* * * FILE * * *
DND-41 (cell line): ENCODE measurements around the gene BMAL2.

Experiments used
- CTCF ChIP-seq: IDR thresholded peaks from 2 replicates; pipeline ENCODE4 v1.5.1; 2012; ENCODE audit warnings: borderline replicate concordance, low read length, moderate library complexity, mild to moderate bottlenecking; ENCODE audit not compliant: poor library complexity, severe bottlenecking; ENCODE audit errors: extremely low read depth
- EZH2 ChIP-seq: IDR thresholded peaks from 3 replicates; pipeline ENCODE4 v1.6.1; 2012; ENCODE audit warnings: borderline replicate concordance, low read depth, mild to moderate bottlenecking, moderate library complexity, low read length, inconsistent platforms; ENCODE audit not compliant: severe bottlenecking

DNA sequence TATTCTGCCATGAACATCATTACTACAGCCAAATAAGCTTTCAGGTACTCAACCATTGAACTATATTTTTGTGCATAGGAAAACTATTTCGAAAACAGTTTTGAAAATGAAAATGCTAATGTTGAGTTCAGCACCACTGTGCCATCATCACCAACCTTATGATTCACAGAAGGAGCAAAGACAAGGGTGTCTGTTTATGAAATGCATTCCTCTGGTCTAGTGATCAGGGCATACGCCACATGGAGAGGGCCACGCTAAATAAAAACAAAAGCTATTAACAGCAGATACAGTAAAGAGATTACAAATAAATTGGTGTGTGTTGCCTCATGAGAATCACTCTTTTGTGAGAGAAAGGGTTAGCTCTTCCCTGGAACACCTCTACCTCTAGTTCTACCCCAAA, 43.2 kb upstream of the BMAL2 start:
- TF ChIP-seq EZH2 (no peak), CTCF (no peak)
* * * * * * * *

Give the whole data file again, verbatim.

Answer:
DND-41 (cell line): ENCODE measurements around the gene BMAL2.

Experiments used
- CTCF ChIP-seq: IDR thresholded peaks from 2 replicates; pipeline ENCODE4 v1.5.1; 2012; ENCODE audit warnings: borderline replicate concordance, low read length, moderate library complexity, mild to moderate bottlenecking; ENCODE audit not compliant: poor library complexity, severe bottlenecking; ENCODE audit errors: extremely low read depth
- EZH2 ChIP-seq: IDR thresholded peaks from 3 replicates; pipeline ENCODE4 v1.6.1; 2012; ENCODE audit warnings: borderline replicate concordance, low read depth, mild to moderate bottlenecking, moderate library complexity, low read length, inconsistent platforms; ENCODE audit not compliant: severe bottlenecking

DNA sequence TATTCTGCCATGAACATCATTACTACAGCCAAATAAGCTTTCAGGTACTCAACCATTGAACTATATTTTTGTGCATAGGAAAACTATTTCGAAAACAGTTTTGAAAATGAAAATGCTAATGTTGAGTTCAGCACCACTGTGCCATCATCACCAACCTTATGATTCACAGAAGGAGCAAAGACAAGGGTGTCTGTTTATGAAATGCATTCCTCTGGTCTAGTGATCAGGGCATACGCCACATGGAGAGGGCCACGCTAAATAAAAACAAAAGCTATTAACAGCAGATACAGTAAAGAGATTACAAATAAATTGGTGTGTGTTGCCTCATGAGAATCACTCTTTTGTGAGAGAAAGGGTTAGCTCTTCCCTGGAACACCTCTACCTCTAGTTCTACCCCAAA, 43.2 kb upstream of the BMAL2 start:
- TF ChIP-seq EZH2 (no peak), CTCF (no peak)